The Italian philosopher Augusto Del Noce (1910-1989) gave an original interpretation of the modern secular age. In this paper, I analyze the reasons why Del Noce saw in Descartes and in Rousseau two fundamental expressions of secularization: according to the two French philosophers, the human being is characterized by an original goodness (status naturae purae). Del Noce noted that this anthropological optimism, widespread in modernity, made superfluous the Christian faith: without the presence of original sin (an evil in human nature), the redemption is no longer necessary.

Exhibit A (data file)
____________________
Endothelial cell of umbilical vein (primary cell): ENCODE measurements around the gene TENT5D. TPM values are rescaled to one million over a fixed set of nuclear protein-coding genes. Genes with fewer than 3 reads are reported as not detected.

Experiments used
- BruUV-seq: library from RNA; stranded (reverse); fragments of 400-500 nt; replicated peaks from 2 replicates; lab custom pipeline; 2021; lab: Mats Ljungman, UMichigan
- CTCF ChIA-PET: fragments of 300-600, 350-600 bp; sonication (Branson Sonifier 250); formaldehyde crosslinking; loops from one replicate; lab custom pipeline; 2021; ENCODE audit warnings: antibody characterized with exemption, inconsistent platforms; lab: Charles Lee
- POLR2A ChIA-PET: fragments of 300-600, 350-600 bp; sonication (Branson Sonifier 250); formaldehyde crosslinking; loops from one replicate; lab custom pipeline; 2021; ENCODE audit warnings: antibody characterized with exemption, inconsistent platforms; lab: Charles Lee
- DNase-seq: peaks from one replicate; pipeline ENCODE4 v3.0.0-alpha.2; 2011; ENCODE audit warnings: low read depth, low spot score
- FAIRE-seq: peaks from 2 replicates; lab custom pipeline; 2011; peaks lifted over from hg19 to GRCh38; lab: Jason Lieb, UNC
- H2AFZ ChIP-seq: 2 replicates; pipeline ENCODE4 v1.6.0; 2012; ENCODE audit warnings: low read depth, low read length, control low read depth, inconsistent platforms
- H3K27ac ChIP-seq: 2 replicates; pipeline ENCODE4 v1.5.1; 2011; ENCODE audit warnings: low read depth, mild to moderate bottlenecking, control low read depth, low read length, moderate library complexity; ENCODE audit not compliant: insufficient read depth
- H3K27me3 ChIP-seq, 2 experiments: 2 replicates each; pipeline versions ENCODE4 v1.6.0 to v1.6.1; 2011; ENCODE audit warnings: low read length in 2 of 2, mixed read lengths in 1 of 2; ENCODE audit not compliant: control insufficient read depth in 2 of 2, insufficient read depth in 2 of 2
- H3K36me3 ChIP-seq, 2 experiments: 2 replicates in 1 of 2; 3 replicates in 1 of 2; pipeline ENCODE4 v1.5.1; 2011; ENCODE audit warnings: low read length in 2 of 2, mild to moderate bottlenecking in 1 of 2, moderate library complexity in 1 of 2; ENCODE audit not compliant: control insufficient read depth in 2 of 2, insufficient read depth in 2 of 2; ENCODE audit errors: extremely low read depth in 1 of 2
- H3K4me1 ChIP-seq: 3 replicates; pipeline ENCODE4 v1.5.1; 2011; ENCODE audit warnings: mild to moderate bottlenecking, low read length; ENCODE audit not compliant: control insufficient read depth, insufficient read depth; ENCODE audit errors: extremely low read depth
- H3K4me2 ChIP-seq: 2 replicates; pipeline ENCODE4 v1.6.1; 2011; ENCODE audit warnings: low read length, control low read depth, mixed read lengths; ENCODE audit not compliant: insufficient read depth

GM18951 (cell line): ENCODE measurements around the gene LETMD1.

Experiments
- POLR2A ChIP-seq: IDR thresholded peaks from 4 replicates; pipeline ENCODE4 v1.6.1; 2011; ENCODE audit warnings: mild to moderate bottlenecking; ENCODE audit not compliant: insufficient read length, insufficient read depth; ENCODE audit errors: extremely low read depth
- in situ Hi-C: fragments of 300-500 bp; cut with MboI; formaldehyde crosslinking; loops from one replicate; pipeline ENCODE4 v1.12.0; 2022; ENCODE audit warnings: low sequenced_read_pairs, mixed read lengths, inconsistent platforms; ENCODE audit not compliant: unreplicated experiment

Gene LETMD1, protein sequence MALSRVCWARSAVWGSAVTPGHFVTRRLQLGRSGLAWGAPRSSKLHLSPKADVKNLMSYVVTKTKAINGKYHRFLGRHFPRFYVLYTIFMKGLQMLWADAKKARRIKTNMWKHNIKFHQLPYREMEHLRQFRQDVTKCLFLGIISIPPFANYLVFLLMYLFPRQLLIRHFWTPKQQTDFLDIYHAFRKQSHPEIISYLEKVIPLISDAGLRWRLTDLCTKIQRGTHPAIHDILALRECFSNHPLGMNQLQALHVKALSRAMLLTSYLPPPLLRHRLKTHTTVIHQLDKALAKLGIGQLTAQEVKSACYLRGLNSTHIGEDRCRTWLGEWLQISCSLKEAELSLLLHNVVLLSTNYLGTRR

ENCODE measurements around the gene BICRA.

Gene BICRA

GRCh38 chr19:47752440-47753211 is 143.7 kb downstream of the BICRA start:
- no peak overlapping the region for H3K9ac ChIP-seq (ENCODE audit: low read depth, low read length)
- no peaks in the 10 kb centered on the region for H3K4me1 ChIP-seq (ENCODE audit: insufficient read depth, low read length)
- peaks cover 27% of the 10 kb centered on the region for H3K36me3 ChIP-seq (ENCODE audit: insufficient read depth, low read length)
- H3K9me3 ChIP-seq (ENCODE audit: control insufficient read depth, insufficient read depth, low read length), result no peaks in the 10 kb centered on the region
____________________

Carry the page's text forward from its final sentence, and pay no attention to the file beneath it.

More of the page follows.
In the last part of the paper it is examined “the Rousseau problem”, i.e. the constitutive ambiguity of the Genevan thinker. Rightly Del Noce pointed out that Rousseau was, at the same time, a religious and revolutionary philosopher: on the one hand, Rousseau criticized modern rationalists and reevaluated the sphere of human feelings (including religious feelings), but on the other, he theorized a revolutionary and Jacobin thought. Therefore, Rousseau can be interpreted as a philosopher who emblematically expressed the ambiguities of the modern process of secularization.